report published by Public Health Scotland has revealed that there were a total of 13,583 abortions in 2019 (13 per 1,000 women aged 15-44), the second highest figure on record.

That’s 13,583 lives lost.

As is often the case with publications of this type the report tries to soften the reality by referring to termination of ‘pregnancy’ as opposed to the termination of a baby, child or human being.

Termination of pregnancy is a confusing term as the birth of a child either by natural means or by caesarean section ‘terminates’ (or ends) a pregnancy. What distinguishes these terminations from those in the report is that, in the latter, the child is deliberately killed.

The termination rate remains considerably higher in poorer regions with women in the most deprived areas of Scotland almost twice as likely to have an abortion than women from the least deprived areas (18.2 terminations per 1,000 women compared to 8.8 terminations per 1,000 women). This has consistently been the case since at least 2010 and yet the Scottish Government has done little to tackle the inequalities faced by the poorest women experiencing a crisis pregnancy. Why are more poor women seeking terminations? Do they feel pressured into the decision? Is there adequate support available to help them to keep their child?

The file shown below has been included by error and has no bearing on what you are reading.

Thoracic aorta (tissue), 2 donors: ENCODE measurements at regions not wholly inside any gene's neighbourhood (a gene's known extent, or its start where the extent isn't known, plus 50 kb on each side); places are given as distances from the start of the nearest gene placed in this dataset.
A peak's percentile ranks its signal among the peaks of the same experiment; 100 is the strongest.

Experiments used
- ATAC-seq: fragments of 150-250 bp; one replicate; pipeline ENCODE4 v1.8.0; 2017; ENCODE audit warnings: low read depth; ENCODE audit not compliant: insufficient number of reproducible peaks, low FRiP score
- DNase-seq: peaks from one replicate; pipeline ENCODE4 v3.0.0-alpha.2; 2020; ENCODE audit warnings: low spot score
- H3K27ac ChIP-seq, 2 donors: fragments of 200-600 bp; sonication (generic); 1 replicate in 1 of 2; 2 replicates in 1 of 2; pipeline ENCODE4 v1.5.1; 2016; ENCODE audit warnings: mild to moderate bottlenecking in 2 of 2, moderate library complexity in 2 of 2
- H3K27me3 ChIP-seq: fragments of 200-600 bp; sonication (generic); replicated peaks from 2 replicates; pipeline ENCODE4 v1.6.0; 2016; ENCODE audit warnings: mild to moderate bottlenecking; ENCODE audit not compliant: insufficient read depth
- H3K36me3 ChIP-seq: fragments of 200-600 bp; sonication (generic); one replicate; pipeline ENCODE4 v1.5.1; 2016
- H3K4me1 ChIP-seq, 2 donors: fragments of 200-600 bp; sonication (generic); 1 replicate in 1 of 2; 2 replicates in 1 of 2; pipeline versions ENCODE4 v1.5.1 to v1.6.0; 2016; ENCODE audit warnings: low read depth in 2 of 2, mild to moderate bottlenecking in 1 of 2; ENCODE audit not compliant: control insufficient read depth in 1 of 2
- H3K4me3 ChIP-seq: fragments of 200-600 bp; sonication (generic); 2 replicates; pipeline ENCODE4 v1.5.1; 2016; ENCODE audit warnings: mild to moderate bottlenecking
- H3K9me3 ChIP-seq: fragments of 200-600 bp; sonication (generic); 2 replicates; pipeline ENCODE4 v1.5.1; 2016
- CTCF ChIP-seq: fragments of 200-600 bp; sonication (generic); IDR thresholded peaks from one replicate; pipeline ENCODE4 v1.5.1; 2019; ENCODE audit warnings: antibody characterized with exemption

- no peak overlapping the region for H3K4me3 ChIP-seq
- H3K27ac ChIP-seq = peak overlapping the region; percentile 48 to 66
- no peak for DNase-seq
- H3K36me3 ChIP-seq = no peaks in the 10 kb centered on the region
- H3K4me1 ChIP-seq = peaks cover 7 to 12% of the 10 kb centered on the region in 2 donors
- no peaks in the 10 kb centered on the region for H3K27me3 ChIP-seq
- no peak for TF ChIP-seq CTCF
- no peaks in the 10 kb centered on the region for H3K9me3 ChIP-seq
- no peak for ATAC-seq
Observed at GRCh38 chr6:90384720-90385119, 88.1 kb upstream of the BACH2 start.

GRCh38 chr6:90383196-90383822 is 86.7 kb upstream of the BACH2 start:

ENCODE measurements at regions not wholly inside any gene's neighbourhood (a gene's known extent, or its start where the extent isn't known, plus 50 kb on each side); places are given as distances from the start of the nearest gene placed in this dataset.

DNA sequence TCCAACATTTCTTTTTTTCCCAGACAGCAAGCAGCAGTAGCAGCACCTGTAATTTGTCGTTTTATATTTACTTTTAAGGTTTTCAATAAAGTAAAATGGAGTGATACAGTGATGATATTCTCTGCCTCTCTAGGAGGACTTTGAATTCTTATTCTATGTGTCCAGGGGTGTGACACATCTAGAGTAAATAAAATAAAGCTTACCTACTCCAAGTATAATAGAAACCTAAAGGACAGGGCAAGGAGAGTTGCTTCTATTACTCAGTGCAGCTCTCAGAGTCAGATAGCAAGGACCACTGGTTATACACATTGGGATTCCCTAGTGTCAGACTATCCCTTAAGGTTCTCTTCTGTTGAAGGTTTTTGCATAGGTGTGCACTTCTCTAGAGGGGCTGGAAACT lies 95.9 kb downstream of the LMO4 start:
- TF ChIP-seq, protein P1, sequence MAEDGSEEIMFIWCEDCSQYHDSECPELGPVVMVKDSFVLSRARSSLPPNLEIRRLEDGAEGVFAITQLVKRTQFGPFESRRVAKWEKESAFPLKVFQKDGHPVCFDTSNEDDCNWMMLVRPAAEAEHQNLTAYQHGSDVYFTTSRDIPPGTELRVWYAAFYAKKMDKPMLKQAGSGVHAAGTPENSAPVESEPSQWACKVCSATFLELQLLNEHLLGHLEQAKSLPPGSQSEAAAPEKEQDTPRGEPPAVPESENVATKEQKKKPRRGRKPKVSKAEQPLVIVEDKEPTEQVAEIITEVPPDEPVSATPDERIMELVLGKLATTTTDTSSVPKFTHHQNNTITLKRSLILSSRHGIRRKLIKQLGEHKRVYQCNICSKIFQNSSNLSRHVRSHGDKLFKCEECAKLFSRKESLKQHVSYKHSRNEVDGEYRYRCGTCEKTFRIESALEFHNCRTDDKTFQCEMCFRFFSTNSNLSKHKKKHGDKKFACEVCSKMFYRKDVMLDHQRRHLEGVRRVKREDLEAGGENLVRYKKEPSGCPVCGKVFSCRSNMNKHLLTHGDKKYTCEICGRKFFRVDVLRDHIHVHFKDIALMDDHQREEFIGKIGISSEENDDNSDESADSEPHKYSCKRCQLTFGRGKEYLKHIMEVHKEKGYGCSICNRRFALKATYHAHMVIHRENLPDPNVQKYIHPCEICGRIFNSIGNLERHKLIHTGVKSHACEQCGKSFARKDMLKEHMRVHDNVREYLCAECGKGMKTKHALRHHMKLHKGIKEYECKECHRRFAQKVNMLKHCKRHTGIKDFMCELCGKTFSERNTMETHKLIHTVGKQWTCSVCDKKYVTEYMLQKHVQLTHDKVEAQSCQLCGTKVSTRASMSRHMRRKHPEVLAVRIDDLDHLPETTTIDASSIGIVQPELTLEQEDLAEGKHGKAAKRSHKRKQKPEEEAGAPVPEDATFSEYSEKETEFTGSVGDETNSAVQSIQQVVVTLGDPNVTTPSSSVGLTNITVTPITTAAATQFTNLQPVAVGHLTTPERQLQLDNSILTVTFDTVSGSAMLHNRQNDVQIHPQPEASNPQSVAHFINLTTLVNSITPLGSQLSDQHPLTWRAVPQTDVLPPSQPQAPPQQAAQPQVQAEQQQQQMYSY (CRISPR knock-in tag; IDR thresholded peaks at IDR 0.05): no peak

Alarmingly, there were a total of 211 abortions on the ground that the baby had a ‘chromosomal abnormality’ (which includes Down’s Syndrome), continuing a deeply troubling trend towards extinguishing those with Down’s Syndrome from Scottish society.

These are deeply depressing statistics. Each termination is a tragedy, the death of a child. And no amount of use of the term ‘termination of pregnancy’ by officials will ever change the fact that we are dealing with little human beings.

Abortion doesn’t only terminate a pregnancy. It terminates a child.

The destruction of life cannot be the answer. The Scottish Government needs to rethink its approach to women experiencing crisis pregnancies, especially those living in the most deprived areas, and provide support which gives women the means by which they can care for themselves and for their child.

This article first appeared on the website of the Catholic Parliamentary Office on 27 August